Just Mercy tells the story of Bryan Stevenson (Michael B. Jordan), a young lawyer straight out of Harvard, who has opened a new organization in Alabama to provide legal assistance to death row inmates. Based on Stevenson’s book of the same title, it details his time providing assistance to one particular inmate, Walter McMillian (Jamie Foxx). Convicted of killing a white woman, McMillian has lost all hope in proving his innocence. Stevenson works tirelessly to fight the system and bring the truth to light.
Let me just start by saying that this is an absolutely heartbreaking film in a lot of different ways. Unfortunately, it highlights the very real problem that exists in our justice system. We would like to believe that our justice system functions in a fair and unbiased way. That could not be further from the truth though and this is just one example of the true injustice done to African Americans caught up in the justice system. This film does a brilliant job of allowing the audience to feel the anxiety and fear that racism causes. There are a couple of scenes in particular where the intimidation that Stevenson faces will downright scare you, mostly because you realize that this is a reality for far too many people.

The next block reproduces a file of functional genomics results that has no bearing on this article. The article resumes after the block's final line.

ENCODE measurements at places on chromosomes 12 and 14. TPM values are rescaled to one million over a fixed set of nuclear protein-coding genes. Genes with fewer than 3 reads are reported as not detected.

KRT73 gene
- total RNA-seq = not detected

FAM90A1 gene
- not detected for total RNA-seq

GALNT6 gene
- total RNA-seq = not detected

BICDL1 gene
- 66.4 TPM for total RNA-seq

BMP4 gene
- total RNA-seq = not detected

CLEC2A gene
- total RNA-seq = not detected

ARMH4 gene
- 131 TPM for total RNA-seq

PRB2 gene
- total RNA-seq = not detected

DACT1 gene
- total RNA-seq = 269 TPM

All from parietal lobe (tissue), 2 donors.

The performances in this film are awards worthy and I don’t understand why there hasn’t been much buzz for them. It probably has to do with the late release date, but it is still hard to ignore what Michael B. Jordan, Jamie Foxx, Rob Morgan, Tim Blake Nelson, and Brie Larson do in this film. At the end, we see photos of the actual people they portray and the casting of these roles was spot on. It is rare that the casting of this many noteworthy actors results in everyone not only looking like the people they portray, but also turning in top notch performances. It also didn’t hurt that they had a very good adapted script to work with. Destin Daniel Cretton and Andrew Lanham created a screenplay that is both compelling and natural in its dialogue. At times it really felt like you were in a room listening in on these conversations.